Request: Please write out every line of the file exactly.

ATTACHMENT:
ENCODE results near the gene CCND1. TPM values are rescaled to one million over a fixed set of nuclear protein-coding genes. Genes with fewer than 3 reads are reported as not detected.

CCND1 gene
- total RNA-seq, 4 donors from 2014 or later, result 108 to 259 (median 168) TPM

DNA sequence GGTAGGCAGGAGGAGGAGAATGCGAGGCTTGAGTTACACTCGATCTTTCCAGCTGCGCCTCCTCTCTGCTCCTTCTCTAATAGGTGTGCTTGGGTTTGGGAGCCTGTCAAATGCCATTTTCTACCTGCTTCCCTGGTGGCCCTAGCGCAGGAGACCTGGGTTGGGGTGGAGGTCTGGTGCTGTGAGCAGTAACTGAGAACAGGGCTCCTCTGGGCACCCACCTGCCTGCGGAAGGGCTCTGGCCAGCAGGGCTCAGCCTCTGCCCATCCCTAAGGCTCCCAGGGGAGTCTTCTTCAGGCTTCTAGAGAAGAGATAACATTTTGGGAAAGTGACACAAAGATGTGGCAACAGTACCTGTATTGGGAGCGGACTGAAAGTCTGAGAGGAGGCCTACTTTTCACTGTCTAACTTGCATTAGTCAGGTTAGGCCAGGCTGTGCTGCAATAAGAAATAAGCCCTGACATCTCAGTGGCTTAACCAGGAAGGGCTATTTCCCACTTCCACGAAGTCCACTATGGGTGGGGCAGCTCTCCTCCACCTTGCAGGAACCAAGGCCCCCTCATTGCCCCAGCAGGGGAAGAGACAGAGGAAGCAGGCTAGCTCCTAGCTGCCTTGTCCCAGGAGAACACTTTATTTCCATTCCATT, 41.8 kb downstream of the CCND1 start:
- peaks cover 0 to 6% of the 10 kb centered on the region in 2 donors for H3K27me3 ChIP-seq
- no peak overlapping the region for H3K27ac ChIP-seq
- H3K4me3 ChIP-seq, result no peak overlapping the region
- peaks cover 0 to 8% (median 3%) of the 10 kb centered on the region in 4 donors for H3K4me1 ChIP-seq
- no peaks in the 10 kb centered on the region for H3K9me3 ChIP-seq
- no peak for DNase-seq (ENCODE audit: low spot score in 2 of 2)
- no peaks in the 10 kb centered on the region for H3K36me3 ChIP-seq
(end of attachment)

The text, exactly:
ENCODE results near the gene CCND1. TPM values are rescaled to one million over a fixed set of nuclear protein-coding genes. Genes with fewer than 3 reads are reported as not detected.

CCND1 gene
- total RNA-seq, 4 donors from 2014 or later, result 108 to 259 (median 168) TPM

DNA sequence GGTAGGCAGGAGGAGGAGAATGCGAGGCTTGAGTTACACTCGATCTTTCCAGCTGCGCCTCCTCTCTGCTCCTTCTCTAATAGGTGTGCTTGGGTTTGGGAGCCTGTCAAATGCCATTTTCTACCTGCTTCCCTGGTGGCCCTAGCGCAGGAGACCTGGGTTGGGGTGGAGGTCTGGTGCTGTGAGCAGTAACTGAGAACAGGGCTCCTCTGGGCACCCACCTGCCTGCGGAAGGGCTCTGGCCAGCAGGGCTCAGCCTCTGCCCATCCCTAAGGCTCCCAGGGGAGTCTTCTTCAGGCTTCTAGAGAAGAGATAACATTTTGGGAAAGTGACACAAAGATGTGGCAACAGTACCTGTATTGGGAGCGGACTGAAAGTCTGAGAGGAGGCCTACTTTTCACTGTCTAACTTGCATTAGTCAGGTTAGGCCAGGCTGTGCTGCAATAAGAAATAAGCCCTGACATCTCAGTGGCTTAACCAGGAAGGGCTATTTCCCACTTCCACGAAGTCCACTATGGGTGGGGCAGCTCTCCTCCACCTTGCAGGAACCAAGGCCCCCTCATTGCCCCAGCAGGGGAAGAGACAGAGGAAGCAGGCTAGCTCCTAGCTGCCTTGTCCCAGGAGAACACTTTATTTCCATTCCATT, 41.8 kb downstream of the CCND1 start:
- peaks cover 0 to 6% of the 10 kb centered on the region in 2 donors for H3K27me3 ChIP-seq
- no peak overlapping the region for H3K27ac ChIP-seq
- H3K4me3 ChIP-seq, result no peak overlapping the region
- peaks cover 0 to 8% (median 3%) of the 10 kb centered on the region in 4 donors for H3K4me1 ChIP-seq
- no peaks in the 10 kb centered on the region for H3K9me3 ChIP-seq
- no peak for DNase-seq (ENCODE audit: low spot score in 2 of 2)
- no peaks in the 10 kb centered on the region for H3K36me3 ChIP-seq